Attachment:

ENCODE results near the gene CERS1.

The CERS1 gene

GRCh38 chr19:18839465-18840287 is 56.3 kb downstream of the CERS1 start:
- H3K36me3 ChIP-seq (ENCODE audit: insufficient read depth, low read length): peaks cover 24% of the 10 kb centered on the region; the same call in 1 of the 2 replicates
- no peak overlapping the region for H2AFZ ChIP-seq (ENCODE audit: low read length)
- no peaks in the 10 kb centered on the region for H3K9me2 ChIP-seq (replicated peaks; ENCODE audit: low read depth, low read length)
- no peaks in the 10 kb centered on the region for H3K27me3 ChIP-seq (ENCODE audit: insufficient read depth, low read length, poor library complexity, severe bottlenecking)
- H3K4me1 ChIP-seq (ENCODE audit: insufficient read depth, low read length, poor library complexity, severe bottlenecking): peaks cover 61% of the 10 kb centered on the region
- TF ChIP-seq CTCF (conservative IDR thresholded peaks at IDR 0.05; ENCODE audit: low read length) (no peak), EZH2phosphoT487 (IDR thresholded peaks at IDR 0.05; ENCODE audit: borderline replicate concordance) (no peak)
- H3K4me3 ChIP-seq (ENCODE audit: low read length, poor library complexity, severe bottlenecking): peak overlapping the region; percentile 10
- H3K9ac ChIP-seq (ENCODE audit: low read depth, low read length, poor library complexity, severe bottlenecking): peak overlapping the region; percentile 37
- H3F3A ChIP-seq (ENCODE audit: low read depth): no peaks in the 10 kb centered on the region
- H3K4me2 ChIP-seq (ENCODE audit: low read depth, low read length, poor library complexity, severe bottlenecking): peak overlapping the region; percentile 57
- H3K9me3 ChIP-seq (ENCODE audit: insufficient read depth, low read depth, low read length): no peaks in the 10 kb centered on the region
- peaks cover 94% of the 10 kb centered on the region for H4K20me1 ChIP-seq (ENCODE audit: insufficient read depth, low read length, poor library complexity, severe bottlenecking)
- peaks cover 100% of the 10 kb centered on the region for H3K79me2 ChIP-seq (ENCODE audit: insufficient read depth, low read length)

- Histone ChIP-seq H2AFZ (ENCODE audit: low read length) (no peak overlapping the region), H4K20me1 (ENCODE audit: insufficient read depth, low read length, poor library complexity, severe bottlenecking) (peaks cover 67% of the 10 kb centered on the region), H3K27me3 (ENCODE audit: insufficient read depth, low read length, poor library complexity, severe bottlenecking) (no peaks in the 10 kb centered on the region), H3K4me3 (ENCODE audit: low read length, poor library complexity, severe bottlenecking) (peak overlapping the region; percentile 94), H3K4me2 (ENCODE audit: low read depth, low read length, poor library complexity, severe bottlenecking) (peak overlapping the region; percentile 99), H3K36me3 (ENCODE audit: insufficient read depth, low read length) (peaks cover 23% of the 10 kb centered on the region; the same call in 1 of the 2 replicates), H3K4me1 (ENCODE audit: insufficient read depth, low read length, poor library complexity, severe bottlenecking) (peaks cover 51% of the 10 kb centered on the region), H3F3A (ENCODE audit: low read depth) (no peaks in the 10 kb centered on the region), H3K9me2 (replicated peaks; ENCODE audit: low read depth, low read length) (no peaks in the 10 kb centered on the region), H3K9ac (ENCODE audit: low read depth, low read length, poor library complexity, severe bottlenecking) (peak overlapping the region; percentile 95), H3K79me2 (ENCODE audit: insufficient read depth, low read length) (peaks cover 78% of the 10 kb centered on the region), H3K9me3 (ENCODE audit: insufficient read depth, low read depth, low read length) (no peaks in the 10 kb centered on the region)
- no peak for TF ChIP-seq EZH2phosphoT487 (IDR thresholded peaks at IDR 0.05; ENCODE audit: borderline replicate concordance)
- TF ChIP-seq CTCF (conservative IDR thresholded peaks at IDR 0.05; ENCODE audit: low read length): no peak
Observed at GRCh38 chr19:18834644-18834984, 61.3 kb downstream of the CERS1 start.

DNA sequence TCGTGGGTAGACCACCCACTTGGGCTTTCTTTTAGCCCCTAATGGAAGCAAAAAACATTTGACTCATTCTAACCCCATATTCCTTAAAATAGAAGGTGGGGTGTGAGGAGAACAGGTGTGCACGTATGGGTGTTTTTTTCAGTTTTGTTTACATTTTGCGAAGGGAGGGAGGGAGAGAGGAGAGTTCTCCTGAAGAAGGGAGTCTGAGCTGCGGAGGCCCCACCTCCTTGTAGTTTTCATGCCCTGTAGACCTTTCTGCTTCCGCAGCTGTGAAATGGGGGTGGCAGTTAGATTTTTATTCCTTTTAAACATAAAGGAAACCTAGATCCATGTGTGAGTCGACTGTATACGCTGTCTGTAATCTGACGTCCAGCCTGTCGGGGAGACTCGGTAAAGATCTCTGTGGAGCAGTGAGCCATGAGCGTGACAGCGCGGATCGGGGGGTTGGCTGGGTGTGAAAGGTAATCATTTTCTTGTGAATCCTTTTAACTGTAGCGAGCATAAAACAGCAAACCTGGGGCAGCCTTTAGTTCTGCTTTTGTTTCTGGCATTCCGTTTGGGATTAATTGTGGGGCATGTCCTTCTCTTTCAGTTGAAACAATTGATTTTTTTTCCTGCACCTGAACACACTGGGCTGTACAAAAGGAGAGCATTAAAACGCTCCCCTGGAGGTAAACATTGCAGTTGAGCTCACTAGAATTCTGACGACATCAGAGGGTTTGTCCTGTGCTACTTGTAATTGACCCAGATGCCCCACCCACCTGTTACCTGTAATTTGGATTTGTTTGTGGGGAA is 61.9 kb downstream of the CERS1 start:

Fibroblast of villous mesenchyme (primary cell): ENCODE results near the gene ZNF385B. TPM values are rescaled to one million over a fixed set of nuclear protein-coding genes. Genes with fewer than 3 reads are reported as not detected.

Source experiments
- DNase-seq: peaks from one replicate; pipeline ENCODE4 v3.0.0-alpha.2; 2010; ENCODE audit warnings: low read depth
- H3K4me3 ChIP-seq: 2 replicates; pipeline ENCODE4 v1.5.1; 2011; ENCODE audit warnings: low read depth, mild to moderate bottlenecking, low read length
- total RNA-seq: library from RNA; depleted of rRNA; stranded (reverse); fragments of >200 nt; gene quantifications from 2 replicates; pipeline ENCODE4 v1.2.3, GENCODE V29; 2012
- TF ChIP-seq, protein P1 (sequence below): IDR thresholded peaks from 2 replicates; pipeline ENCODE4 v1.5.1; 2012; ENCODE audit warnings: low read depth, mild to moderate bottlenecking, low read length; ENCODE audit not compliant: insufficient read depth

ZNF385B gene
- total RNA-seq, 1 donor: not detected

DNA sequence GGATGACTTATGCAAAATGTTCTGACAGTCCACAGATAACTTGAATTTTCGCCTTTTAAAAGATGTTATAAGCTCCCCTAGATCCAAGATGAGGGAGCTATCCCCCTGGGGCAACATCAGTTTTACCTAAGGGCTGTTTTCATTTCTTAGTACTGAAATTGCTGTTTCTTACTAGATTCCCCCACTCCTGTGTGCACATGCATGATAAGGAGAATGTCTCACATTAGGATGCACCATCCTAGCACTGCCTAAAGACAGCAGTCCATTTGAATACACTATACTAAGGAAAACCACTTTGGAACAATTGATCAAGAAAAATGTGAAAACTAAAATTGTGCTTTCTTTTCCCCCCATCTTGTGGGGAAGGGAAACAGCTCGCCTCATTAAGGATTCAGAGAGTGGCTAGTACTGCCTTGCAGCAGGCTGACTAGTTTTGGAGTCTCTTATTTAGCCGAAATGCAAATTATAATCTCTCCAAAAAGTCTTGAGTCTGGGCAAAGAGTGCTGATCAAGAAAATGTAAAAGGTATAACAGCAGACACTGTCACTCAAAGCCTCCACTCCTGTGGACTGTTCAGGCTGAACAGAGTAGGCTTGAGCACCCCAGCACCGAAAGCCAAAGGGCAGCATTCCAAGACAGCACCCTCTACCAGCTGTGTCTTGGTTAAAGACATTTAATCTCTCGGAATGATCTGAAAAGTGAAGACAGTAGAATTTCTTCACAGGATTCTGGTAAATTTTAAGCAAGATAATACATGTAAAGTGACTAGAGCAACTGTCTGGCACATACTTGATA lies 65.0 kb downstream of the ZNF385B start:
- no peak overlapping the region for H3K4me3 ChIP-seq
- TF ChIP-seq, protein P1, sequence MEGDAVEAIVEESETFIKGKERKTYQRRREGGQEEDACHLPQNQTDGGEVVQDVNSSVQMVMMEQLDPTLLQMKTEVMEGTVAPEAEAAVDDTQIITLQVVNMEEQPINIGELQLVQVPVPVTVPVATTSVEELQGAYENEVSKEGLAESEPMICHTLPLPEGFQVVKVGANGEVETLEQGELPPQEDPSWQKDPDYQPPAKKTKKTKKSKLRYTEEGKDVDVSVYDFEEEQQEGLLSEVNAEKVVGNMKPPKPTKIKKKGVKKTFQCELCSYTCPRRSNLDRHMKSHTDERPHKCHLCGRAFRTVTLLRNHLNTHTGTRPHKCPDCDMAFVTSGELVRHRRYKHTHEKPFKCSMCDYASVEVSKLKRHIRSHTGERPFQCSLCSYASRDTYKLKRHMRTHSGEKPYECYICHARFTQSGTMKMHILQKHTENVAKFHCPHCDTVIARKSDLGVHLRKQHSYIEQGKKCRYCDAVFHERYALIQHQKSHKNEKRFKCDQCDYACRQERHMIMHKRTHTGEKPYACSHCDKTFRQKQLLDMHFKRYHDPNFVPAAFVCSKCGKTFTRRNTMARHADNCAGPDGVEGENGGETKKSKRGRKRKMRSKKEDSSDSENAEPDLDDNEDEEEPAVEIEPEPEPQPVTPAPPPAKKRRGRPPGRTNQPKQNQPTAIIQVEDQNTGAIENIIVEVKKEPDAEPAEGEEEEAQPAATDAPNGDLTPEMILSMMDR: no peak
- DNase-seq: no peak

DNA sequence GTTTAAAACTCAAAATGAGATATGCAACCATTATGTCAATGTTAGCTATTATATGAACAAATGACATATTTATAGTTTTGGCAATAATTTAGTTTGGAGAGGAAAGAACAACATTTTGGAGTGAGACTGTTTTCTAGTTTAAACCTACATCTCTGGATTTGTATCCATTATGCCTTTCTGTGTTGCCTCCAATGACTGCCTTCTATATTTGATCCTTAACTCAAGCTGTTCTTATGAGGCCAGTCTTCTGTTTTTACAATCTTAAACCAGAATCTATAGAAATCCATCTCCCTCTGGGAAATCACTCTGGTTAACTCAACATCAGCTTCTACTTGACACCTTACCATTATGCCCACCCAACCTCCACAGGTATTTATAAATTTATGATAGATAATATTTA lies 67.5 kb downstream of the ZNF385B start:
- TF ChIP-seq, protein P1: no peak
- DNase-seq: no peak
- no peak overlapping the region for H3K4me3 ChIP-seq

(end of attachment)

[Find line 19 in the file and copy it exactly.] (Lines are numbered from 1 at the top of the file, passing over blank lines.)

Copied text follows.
- TF ChIP-seq CTCF (conservative IDR thresholded peaks at IDR 0.05; ENCODE audit: low read length): no peak